How Internet Pioneer Larry Smarr Lost 20 Pounds by Becoming a “Quantified Self”

Xconomy San Diego — 

Larry Smarr is one of the people who had a vision in the 1980s for a high-speed computer network that grew to become the Internet of today. So sharing data is important to him. Now he has found a new source of data that he believes has great potential if shared widely: information from his own body.

Actually, Smarr is just using himself as one example in the coming trend he sees in using information technology to regularly monitor wellness. I heard Smarr speak in Seattle last week when he joined a panel with biotech entrepreneur Leroy Hood and University of Washington computer science professor Ed Lazowska, at the OVP Tech Summit. This trio of visionaries all talked about how they see the healthcare system switching from a reactive mode that attempts to treat illness into a more data-driven science that is proactively geared toward keeping people healthy.

Smarr, the founding director of the California Institute for Telecommunications and Information Technology, is an early adopter of a lifestyle that attempts to create a “quantified self.” Every few months, he gives blood and has it analyzed for 30 or 40 measurements, which are stored in a spreadsheet to provide “biofeedback” on his state of wellness. This is still time-consuming and cumbersome, and nowhere near more futuristic visions of people giving daily pinpricks of blood that send their daily wellness data into a database stored in the cloud.

While many people are afraid that insurers will use genetic data to discriminate against them, Smarr is hopeful that people will want to openly share data on the quantified state of their wellness. This information could spread and create a positive form of peer pressure, as people will compete with their friends and family to improve their heart rate, blood pressure, triglycerides, etc. to a healthy balance. The data will be shared widely via social networking sites, and people will carry it around with them everywhere on their smartphones, Smarr predicts. (It should be noted that Smarr’s group at Calit2 gets federal research grants to study how people’s behavior changes in the new era of quantitative health.)

“The counter-revolution to obesity is centered here. People will be able to tune their bodies,” Smarr said.

I followed up directly with Smarr after the panel to ask him some more about his personal experience with becoming a “quantified self.” By looking at the data, and adjusting his diet and exercise accordingly, he’s already put together some impressive wellness statistics. Without going too deep into his medical file, here are some health statistics he volunteered:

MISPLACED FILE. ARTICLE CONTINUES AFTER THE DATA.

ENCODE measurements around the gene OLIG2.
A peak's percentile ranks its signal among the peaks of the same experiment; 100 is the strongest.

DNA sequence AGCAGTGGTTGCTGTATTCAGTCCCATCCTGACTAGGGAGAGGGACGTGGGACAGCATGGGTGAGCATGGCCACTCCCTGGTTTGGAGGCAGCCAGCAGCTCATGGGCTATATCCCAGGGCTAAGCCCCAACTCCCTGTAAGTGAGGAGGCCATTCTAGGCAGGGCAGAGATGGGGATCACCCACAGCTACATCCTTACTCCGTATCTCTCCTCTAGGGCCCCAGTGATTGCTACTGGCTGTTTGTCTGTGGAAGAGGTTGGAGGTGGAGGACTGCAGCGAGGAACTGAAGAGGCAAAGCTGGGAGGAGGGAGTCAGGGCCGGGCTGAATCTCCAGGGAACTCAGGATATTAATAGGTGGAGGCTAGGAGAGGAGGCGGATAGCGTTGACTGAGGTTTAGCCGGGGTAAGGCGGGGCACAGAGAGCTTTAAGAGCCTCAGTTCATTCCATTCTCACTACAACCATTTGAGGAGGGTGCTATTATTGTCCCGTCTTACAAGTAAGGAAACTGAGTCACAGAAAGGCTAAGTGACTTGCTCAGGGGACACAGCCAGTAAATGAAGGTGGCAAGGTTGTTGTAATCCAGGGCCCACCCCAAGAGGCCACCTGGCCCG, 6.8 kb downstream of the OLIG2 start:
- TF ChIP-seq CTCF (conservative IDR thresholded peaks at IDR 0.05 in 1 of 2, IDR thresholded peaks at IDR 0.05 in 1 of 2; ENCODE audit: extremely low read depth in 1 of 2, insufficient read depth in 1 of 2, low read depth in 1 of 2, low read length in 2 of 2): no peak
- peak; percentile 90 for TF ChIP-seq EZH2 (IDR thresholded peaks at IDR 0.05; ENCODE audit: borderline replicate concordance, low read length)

Weight177 pounds
Resting heart rate45 beats/minute
Blood pressure130/70

Here’s what he had to say about how he achieved those goals.

Xconomy: You talked about these early adopters who are taking deep quantitative measurements on their health, much more so than standing on a bathroom scale every day.

Larry Smarr: Although that’s not a bad start.

X: OK, but can you explain what you see happening with this group of scientists. What are they looking for?

LS: Well, it is a much larger group than just scientists. And it’s not just San Diego, but in Silicon Valley, too. There’s this whole site, the Quantified Self, which is the more extreme version.

For instance, I’m going in tomorrow to get the latest readouts from my last blood test that I’ll talk about with my doctor. The problem is we find that very few doctors are really knowledgeable enough … Next Page »

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13 responses to “How Internet Pioneer Larry Smarr Lost 20 Pounds by Becoming a “Quantified Self””

  1. David says:

    Almost everything Mr. Smarr says is true. But I also believe that more adults actually know these things than our obesity rate would indicate. The problem is motivation and ease ease of use. People have no desire to sit in front of a spreadsheet and calculate this stuff every day. The company that comes up with a device that calculates all these things with no more interaction from the use than to look down at their smart phone and know their metrics for the day, will be the one to win the prize. The missing piece is a calorie counter that accurately measures intake, without the user having to type anything. Some sort of bioelectronic device that knows, in real-time, what you’ve just eaten.

  2. David is correct that it is discouraging to have to keep track in detail of everything you eat. Even just counting calories is a pain. Fortunately, there are a lot of new iPhone and Android apps that are very helpful in this regard. The reason I did the detailed counting for a fixed number of days, like taking experimental data, was to get insights into my normal eating habits. I found that I was eating too much fat and so that was the sector I cut the calories. I now know to take a teaspoon, not a tablespoon of olive oil, or to limit the number of fat-rich nuts I eat for a snack. So the quantitative “deep dive” once in a while is to sharpen your intuition for eating and come up with some “rules of thumb” for guiding your daily eating routine. I havent spent any time since my 12 day detailed look counting calories, but the results of that experiment have changed my eating habits and allowed me to lose weight.